George Francis Hotz, known to most as GeoHot, started his hacking career back in June 2007 when he was the first person to carrier unlock an iPhone. On the 13th of October 2009 he released the first Jailbreak for the iPhone and iPod known as "Blackra1n" and on January 26th 2010, he released the Playstation 3 security exploit which led onto the Jailbreak and Playstation Network being down for a month, costing Sony $170 million in losses, and although he wasn't involved in hacking Playstation Network, Sony took legal proceedings against him and those were eventually settled by Hotz agreeing not to hack a Sony product ever again, every time he'd break that promise, he would have to pay a $10,000 fine. It was later discovered that Hotz worked for Facebook since May 2011 but in January 2012 Hotz was no longer employed by Facebook and his role in that company is still unknown.
On the 16th of July 2014, it was announced that the 24-year-old was hired by Google to work on a security initiative known as Project Zero, where hackers are paid to find vulnerabilities in software. He recently discovered a Google Chrome exploit and was awarded $150,000 by Google for doing so. Hotz will now be trying to find security bugs in Google's software which "will be filed in an external database", according to Chris Evans. It seems that after huge internet security vulnerabilities such as Heartbleed, Google wants to make sure that something like this never happens and they want to ensure that the internet will be a safer place for us all.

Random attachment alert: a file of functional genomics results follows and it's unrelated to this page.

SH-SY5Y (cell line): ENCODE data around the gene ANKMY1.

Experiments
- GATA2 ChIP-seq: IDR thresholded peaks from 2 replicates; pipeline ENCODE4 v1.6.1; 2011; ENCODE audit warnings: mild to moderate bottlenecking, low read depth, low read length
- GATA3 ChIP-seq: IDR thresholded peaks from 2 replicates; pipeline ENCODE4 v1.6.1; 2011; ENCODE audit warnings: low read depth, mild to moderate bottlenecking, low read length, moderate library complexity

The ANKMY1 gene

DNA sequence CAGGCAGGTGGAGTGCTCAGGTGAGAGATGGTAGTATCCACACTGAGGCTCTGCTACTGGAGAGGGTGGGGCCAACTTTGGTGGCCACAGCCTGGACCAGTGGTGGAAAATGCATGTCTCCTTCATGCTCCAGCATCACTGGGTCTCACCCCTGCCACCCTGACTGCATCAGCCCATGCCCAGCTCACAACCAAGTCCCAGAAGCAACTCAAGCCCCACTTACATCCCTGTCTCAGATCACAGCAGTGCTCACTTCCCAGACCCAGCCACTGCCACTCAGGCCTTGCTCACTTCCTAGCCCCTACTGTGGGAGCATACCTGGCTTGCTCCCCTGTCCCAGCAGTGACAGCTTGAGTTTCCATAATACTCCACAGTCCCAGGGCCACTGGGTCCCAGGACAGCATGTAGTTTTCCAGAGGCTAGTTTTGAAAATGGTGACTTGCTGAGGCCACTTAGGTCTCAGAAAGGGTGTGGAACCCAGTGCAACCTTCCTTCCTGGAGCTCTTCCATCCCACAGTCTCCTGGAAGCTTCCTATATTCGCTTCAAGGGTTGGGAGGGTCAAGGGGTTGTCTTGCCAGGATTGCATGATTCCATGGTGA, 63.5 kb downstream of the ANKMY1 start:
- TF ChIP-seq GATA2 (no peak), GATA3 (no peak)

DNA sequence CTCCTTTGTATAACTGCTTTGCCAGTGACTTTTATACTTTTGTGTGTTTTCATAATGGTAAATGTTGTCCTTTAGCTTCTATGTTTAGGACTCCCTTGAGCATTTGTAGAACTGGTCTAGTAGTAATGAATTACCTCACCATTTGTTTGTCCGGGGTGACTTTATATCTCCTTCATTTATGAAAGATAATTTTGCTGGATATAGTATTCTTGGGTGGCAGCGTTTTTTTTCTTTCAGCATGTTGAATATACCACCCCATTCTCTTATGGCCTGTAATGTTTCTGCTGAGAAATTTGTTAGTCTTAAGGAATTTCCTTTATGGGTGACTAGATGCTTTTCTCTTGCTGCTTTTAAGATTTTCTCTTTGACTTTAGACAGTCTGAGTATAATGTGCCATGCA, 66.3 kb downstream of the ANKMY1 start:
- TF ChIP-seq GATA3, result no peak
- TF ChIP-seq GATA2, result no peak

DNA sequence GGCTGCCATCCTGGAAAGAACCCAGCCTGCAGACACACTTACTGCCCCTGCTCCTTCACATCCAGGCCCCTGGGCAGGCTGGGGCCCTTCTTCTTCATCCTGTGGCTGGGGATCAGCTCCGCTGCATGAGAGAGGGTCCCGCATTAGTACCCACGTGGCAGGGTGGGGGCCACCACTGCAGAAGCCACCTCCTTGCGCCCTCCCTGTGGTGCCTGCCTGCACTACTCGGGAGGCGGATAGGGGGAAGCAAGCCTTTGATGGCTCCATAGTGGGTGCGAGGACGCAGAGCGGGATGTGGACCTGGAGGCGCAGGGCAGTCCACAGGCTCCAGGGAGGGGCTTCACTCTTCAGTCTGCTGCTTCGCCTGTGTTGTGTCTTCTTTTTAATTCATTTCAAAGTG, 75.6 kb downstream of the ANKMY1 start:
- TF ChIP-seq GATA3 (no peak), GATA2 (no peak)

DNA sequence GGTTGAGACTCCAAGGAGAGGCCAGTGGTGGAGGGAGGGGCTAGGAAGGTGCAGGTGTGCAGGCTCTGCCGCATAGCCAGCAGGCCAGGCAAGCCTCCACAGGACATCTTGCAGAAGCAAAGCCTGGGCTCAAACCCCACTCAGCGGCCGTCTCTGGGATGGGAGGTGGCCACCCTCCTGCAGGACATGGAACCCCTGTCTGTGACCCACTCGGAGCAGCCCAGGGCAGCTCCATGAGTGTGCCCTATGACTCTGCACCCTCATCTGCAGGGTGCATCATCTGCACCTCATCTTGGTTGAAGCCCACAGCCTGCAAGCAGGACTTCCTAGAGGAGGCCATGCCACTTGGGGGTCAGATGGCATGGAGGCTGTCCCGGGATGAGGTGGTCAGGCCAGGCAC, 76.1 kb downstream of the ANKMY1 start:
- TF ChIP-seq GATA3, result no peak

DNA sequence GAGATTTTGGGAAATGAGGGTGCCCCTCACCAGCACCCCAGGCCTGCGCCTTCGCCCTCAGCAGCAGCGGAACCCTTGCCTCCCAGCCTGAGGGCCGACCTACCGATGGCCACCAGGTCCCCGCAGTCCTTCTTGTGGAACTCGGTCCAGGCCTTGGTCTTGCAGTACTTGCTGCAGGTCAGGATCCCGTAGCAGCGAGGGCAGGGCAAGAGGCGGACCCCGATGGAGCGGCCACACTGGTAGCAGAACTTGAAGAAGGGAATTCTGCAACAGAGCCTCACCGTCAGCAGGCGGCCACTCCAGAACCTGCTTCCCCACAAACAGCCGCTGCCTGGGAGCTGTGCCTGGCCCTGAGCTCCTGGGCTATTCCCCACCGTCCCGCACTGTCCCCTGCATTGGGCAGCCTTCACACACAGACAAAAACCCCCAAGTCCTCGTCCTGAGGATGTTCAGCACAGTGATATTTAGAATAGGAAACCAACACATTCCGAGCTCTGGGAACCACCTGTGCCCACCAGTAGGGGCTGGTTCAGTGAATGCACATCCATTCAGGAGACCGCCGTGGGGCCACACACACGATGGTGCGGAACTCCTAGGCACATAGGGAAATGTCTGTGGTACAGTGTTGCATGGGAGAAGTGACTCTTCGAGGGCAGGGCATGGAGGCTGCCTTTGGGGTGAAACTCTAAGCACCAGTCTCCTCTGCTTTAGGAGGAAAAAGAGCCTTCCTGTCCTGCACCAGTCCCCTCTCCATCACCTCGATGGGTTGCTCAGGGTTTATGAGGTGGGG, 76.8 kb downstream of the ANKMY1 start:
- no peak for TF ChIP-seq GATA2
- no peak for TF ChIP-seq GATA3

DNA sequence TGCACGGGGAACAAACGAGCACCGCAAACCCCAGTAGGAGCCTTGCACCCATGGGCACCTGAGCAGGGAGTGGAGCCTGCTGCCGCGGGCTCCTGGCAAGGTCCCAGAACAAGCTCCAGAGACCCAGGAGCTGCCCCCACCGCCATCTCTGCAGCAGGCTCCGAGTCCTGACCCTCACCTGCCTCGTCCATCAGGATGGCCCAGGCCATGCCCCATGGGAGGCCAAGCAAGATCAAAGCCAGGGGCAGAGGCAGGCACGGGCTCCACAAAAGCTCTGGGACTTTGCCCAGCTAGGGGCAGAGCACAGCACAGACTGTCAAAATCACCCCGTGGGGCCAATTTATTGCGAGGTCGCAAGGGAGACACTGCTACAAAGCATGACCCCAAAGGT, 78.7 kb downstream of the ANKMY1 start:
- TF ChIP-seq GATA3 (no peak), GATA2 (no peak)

Hotz working for Google is certainly a good thing. He is one of the brightest hackers of our time and anything he finds, will get patched and that will benefit us. We shouldn't have to worry about losing personal information such as passwords or credit card numbers because a browser or website has an exploit that allows this information to be stolen. The fact that Google is giving out very significant bonuses to people like Hotz for finding exploits acts as a motivating factor that will make the employees have the will to look deeper for bugs/exploits and in the long run Project Zero will make the whole internet safer, everywhere, not just parts of the internet affiliated with Google.
Project Zero is still recruiting new members. The team will give companies responsible for bugs time periods to patch them, with the period being shorter if the bug is already being exploited. Once that time period is over, if the bug is not patched, "the Project Zero team will publicly reveal the bug on its blog." It's an interesting way to put pressure on companies to patch bugs in their software and it's going to be exciting to see how this works out.